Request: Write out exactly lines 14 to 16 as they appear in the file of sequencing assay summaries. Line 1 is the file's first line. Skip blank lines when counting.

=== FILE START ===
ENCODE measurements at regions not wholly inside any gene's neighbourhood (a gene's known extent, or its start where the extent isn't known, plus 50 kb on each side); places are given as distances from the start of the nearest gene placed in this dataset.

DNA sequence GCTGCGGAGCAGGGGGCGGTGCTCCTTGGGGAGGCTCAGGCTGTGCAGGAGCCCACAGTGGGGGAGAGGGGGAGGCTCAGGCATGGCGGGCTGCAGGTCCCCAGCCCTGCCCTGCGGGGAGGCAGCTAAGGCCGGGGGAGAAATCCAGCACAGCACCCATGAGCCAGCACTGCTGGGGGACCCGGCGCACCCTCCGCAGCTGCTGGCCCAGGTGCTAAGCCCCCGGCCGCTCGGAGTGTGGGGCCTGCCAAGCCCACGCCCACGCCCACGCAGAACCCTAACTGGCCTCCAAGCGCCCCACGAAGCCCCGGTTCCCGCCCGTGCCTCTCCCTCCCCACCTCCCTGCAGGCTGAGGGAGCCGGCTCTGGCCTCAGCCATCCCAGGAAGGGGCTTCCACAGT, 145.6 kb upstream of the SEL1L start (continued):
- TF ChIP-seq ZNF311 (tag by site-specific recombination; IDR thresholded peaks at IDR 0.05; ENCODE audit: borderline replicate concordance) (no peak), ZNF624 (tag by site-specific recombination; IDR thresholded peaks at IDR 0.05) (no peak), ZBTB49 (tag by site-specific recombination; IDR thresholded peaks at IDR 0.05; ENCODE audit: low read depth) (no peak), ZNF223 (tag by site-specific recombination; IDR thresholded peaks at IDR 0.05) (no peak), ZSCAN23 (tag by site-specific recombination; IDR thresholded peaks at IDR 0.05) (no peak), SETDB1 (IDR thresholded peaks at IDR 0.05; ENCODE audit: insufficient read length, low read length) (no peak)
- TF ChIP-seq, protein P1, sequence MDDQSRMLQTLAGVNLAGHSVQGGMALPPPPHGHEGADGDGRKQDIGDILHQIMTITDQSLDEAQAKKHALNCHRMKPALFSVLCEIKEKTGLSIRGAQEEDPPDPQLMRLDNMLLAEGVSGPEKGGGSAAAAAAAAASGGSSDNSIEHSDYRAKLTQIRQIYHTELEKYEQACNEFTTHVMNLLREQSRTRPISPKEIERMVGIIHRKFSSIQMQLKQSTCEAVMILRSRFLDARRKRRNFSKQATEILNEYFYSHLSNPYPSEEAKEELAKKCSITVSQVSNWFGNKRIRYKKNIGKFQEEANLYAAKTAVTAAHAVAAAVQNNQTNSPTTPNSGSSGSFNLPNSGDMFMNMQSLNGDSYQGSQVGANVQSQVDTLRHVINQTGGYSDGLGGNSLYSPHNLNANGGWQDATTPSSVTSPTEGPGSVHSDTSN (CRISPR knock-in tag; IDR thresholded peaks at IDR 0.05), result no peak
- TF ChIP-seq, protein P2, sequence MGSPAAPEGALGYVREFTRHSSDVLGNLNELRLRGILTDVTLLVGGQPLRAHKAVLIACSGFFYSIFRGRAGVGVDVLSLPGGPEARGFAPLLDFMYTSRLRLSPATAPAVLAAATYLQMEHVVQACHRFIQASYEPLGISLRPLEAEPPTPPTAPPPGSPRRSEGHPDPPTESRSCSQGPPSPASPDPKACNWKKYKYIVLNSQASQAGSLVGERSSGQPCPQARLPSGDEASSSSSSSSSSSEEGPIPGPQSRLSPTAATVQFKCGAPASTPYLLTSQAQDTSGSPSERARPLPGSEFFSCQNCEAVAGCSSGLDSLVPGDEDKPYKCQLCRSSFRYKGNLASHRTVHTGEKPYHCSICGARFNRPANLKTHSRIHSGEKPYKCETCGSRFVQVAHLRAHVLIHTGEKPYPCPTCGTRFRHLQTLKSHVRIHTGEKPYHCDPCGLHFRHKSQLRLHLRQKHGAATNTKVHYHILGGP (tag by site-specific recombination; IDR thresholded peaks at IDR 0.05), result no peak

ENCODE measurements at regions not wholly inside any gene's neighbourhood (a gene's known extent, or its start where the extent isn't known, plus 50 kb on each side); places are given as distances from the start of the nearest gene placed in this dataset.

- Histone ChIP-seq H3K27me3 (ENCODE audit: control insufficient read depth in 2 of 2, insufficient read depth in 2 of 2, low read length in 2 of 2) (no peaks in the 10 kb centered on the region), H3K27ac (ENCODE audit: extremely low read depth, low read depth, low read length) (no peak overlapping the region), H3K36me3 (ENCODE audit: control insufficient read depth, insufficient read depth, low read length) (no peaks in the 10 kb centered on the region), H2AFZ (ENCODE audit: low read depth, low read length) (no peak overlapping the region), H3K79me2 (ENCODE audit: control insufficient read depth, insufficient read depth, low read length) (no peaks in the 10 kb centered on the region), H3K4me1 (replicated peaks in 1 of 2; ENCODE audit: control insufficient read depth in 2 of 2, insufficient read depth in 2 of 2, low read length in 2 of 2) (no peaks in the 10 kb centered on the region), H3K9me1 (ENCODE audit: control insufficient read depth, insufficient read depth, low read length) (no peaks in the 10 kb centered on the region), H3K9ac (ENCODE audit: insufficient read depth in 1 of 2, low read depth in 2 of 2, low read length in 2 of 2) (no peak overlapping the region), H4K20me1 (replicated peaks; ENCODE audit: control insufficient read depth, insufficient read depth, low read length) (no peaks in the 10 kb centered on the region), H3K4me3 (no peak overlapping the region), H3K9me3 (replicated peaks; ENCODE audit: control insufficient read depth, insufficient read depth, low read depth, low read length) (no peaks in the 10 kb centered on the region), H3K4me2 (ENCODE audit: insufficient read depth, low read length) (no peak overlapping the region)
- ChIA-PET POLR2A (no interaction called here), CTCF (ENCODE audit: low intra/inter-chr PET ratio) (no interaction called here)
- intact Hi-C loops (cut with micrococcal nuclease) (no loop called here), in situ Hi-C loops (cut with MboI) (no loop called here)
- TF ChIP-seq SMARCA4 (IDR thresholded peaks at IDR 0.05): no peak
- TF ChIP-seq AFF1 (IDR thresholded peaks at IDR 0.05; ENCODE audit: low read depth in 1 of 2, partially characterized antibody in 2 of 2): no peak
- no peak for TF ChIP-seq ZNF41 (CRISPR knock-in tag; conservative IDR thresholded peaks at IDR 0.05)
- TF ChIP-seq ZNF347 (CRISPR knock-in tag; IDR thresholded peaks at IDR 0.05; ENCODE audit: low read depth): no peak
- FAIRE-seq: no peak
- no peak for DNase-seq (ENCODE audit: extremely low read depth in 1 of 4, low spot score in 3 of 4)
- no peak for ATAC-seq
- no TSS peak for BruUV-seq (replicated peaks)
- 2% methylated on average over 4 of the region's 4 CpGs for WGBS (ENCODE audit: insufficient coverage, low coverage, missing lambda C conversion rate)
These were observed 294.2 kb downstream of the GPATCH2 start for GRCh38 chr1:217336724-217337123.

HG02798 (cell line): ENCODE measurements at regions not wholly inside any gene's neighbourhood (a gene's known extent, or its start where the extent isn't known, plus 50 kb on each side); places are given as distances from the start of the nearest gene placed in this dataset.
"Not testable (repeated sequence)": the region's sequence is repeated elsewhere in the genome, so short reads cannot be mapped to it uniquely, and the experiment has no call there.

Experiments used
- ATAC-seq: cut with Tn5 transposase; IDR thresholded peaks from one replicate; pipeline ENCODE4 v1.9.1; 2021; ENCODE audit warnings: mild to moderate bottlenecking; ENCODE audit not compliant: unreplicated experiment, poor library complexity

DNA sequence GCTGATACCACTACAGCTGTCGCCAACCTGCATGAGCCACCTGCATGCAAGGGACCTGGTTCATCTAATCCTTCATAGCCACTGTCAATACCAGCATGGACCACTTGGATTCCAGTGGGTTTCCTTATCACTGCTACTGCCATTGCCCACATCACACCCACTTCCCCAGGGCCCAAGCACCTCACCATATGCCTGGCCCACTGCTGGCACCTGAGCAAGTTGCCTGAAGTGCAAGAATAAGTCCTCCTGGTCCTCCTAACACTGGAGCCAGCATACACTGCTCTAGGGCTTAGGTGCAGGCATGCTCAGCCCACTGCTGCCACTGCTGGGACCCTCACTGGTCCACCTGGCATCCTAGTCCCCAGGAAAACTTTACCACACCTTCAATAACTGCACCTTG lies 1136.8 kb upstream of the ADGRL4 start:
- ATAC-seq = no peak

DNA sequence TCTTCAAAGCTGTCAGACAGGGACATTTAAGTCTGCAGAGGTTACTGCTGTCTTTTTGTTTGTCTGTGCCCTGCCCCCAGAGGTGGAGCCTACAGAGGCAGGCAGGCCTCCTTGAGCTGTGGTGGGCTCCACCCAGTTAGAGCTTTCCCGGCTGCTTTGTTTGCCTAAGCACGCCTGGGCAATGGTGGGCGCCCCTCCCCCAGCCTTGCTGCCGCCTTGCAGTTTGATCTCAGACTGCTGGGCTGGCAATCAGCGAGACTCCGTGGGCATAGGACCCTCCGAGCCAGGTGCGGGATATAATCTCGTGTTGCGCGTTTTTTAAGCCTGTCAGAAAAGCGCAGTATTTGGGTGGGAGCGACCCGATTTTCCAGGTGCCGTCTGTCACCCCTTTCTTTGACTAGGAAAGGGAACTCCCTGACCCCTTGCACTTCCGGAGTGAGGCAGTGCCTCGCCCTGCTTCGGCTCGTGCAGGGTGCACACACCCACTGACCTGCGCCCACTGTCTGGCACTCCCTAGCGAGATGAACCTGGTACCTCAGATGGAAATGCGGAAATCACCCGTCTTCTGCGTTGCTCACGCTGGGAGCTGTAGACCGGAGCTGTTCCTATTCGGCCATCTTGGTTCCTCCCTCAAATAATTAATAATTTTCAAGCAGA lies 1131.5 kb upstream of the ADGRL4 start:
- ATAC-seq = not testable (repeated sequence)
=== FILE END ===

- FAIRE-seq: no peak
- no peak for DNase-seq (ENCODE audit: extremely low read depth in 1 of 4, low spot score in 3 of 4)
- no peak for ATAC-seq